Senate Minority Leader Mitch McConnell endorsed a modest amendment to the “Gang of Eight” immigration bill Tuesday, a move that could set the stage for a major concession by the Kentucky Republican and his party on the far-reaching and relatively unpopular bill.
Although Nevada Sen. Harry Reid, the Senate’s majority leader, called the amendment offered by Texas Republican Sen. John Cornyn a “poison pill,” a major opponent of the bill dismissed Reid’s description as posturing to help Republicans portray it as a major improvement to the bill.
Cornyn’s amendment, which McConnell promoted at a 2:15 press conference Tuesday, would require the Department of Homeland Security to declare it monitors 100 percent of the U.S. border with Mexico and has 90 percent “operational control” of the frontier.
The amendment does not require country-wide tracking of illegal immigrants who arrive on commercial airline flights. But its acceptance could allow the senators to end debate and pass the bill by July 4.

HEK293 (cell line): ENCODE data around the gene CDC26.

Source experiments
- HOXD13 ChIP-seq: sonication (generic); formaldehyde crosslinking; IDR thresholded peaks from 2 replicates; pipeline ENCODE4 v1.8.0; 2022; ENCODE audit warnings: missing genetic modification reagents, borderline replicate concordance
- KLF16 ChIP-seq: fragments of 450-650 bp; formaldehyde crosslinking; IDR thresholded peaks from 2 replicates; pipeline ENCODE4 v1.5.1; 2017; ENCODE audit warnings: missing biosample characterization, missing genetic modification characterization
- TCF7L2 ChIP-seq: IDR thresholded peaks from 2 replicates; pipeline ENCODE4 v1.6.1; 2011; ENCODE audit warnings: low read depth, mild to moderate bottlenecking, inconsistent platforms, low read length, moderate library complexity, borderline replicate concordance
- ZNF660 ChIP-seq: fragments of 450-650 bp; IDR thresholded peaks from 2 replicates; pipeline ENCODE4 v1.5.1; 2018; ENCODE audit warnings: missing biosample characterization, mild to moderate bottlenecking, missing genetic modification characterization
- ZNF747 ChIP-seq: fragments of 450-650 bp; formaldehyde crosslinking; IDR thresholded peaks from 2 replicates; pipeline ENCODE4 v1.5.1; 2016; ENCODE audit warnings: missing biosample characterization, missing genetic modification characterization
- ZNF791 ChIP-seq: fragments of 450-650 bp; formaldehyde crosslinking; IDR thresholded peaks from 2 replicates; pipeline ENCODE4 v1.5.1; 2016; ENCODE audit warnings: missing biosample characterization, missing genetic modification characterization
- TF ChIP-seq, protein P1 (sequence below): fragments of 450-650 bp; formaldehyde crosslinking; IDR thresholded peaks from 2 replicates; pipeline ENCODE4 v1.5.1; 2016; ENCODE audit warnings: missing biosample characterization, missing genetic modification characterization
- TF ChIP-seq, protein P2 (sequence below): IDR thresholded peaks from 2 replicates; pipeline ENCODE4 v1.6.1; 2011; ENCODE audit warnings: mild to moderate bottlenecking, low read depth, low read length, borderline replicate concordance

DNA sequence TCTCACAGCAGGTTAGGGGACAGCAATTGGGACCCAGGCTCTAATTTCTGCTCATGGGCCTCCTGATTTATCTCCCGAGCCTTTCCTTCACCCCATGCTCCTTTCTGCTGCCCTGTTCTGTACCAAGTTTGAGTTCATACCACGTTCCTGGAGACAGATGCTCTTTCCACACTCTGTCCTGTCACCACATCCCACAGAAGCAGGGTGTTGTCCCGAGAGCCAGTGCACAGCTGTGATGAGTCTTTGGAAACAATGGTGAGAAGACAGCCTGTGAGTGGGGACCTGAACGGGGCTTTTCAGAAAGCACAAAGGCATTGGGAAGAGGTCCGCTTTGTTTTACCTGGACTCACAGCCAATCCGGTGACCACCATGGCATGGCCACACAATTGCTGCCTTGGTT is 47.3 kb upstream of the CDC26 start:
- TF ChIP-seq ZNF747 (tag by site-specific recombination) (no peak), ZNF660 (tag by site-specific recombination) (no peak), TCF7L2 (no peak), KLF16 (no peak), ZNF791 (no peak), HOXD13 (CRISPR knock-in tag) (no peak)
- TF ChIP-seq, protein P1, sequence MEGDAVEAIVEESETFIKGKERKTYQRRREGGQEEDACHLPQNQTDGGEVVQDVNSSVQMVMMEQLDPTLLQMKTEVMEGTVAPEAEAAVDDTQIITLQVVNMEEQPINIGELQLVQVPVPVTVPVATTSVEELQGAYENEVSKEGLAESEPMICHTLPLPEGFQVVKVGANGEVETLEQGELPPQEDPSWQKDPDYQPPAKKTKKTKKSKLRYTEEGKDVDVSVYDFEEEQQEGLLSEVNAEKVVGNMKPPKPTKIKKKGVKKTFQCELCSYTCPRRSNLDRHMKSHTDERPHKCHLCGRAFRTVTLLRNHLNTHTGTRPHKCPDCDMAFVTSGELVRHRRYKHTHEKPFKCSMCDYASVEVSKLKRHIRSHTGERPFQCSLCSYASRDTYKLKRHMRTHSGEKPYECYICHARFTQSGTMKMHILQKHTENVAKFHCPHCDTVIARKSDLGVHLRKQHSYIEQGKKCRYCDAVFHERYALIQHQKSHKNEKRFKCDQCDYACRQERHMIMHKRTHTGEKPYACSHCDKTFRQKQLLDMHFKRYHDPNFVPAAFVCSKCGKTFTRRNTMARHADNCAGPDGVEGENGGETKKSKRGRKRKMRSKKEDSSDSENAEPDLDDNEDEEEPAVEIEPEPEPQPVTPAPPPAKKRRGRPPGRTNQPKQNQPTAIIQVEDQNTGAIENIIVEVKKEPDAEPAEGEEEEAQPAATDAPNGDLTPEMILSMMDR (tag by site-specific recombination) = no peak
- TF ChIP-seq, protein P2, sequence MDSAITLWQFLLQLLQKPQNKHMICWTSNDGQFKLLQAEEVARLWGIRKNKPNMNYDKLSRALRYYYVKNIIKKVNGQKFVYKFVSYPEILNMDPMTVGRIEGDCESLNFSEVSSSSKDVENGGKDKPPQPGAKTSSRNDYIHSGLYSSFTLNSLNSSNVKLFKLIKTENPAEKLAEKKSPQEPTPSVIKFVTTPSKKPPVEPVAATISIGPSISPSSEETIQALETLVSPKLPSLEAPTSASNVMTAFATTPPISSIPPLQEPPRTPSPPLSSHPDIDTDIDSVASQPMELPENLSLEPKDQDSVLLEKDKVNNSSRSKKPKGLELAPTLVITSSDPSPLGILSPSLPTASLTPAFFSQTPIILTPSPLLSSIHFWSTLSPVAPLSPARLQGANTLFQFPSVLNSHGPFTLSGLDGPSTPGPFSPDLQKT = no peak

The amendment is “just political theater to provide cover for Republican congressmen who want to give the plutocracy what it wants… lowered wages and a morally righteous feeling,” Mark Krikorian, director of the Center for Immigration Studies, a research nonprofit that advocates reduction of both legal and illegal immigration, told The Daily Caller.
Krikorian’s analysis was bolstered by a statement from one of the eight senators who crafted the massive bill.
“Contrary to what is being said, it is not a poison pill,” Republican Sen. Jeff Flake of Arizona told The Daily Caller.
“There are a couple of points that are tough, but we’re working on it,” said Flake, who is one of the four GOP senators in the Gang of Eight, which is led by Sen. Chuck Schumer, a New York Democrat.
“We want to modify it … [and Cornyn] is trying to work on something that improves the bill,” Flake told TheDC a few minutes after McConnell, Cornyn and Reid spoke with reporters. “If he gets his amendment as it stands, he’ll work for the bill. and hopefully we can modify it [and] everybody can vote for it.”
The Senate voted this afternoon to begin formal floor debate on the bill. Shortly afterward, McConnell walked to a hallway press conference, where he spoke briefly about federal Internet surveillance programs before ceding the microphone to Cornyn.
By giving the microphone to Cornyn, McConnell publicly declined to help GOP opponents of the bill, including Sens. Chuck Grassley, Jeff Sessions, Ted Cruz, Mike Lee and Tim Scott, explain their opposition.